Erik Møller and HLM Architects, 2010
Rehabilitation over revenge*
While Halden Prison in Norway is a high-security facility that houses 250 of Norway’s toughest criminals, it is also one of the world’s most humane prisons. It was designed in response to a competition initiated by the Norwegian government, with a central design requirement that it should contribute to rehabilitation and decrease relapses into criminal behaviour. The winning design incorporates long, vertical windows that maximise the light entering the cells, and the green surroundings are easily viewed through generous windows in common areas. The architects state that, “nature is actively involved as a social rehabilitative factor in the architecture… the opportunity to follow seasonal changes helps to clarify the passage of time for the inmates”. Although simple, the interior furnishings are modern and inviting, with safety glass used instead of bars. Shared living and food-preparation spaces are included to encourage cooperation between inmates and — given the maximum prison sentence in Norway is 21 years — to simulate a sense of normal, everyday life to prepare for their release.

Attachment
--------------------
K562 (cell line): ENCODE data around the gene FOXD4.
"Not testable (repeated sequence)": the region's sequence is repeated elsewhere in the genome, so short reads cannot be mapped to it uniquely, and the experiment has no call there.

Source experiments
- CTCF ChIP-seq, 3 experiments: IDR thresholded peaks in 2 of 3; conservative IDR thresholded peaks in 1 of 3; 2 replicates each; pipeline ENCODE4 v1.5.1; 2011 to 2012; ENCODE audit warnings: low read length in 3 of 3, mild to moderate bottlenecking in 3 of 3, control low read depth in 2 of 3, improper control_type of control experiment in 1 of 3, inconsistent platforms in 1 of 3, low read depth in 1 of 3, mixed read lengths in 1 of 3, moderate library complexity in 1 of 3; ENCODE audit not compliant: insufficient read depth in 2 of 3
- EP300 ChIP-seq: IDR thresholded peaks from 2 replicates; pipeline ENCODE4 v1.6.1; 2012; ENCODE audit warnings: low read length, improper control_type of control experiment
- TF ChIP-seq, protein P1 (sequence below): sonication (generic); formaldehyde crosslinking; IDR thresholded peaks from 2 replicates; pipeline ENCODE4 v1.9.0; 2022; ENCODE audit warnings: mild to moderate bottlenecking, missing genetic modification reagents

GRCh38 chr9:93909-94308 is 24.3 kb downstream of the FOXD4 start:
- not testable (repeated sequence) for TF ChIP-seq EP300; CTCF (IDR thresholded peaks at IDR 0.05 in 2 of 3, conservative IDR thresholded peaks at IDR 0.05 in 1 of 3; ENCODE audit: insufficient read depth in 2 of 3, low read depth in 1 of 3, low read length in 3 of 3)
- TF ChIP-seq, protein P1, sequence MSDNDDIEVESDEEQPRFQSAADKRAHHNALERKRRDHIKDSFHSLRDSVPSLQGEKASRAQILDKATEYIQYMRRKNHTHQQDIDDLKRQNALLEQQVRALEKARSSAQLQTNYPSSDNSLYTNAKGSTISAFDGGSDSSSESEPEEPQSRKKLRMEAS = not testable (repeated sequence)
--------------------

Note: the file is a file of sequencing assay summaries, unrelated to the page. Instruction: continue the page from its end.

*this is from a quote by the prison’s governor as reported in The Guardian
Imagery courtesy of Erik Møller Architects, Copenhagen, Denmark (est. 1935) and HLM Architects AS, Bergen, Norway (est. 1999).